First Grade, First Grade
August 27, 2012
On Friday I took Noah to his school's Open House. We met his new teachers, checked out his classrooms, and I was completely thrilled to see that the school assigned him to the teachers of his dreams, to exactly the kind of teachers Noah has historically responded best to and worked hardest to please.
(Young, babyfaced-types with gobs of enthusiasm and no fear of Bribery With Snacks.)
(I am about 99% sure his special ed teacher from last year hand-picked them for us.)
Before we left, Noah insisted on visiting every former teacher and classroom. There were big hugs and high fives and marveling over his missing front teeth from his kindergarten teachers (and yes, Hot Teacher Is Still Hot, Only Now More Tan And How Did I Not Notice The Tattoos Oh My God), and then we stopped in to visit his preschool teacher. He had the same teacher for two full years of the Preschool Education Program (PEP), though it already feels like forever ago.
Noah ran in and gave her a hug and they chatted about his summer (BEACH WATERSLIDES BEACH AND 14 MILLION HOURS OF LEGO), and I stood there and stupidly beamed at him, all big and huge and grown-up looking.
And then I saw the other parents. The other parents with the terrified, nervous faces, because it's not the same for them. A classroom visit is never just an informal, no-big-thing. For them, this visit is loaded with meaning, with promise, and with a million things that could go wrong. What if my child doesn't like it here? What if they have a fit, a tantrum, an "episode?" Are the other kids "the same" as my child? Better? Or worse? Autism? SPD? Downs? Non-verbal? Is that kid still in a diaper? Does anyone notice that my child is still in a diaper?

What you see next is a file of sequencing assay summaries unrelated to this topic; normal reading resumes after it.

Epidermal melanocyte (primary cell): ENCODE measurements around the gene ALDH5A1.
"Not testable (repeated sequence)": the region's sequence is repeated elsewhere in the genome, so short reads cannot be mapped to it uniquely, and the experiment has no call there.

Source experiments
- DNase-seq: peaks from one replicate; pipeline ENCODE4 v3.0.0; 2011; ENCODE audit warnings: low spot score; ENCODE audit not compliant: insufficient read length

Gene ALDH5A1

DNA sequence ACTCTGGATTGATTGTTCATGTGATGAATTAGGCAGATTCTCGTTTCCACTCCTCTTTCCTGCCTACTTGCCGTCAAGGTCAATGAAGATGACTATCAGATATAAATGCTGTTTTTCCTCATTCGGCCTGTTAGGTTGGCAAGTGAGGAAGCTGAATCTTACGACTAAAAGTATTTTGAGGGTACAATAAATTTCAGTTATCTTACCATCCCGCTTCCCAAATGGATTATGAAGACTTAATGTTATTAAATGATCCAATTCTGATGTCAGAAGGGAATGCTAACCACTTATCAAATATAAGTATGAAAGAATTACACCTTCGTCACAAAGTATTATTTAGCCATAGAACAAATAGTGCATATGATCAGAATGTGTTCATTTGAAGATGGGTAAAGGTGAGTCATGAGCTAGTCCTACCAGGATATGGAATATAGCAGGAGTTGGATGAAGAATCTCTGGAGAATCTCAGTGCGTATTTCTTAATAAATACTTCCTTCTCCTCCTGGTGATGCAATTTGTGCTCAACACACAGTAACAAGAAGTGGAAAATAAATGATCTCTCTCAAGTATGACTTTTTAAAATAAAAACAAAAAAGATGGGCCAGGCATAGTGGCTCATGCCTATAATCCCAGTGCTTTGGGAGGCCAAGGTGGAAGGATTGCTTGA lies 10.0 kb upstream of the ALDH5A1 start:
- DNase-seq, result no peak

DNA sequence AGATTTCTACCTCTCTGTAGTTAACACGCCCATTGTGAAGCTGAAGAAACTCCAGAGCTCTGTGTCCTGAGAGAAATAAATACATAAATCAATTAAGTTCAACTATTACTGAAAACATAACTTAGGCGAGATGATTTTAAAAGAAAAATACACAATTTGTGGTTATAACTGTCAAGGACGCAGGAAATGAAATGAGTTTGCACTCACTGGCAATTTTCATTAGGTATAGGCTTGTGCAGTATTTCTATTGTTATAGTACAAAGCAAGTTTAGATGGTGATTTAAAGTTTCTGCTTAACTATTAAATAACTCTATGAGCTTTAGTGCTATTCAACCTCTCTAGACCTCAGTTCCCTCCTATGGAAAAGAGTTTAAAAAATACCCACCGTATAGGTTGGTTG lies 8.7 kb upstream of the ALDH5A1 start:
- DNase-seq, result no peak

What if this teacher can't help? What if this wasn't the right decision?
I knew what they were thinking because I remember thinking all of those things, forever ago.
I tried to make eye contact and smile at a couple of them, perhaps so I could work in an encouraging comment about how wonderful this teacher is, or how happy we were with the program or something.
But they were all watching Noah. Handsome, bubbly, talkative Noah, proudly announcing his first grader status and talking about waterslides.
He was all the encouragement I could possibly offer to any parent in that room. Look at him. Listen to him. You'll get here too. It's scary and overwhelming right now but you can do this. Keep swimming. Keep fighting. You'll get here too.
He's a first grader now. Officially.
Bring it on.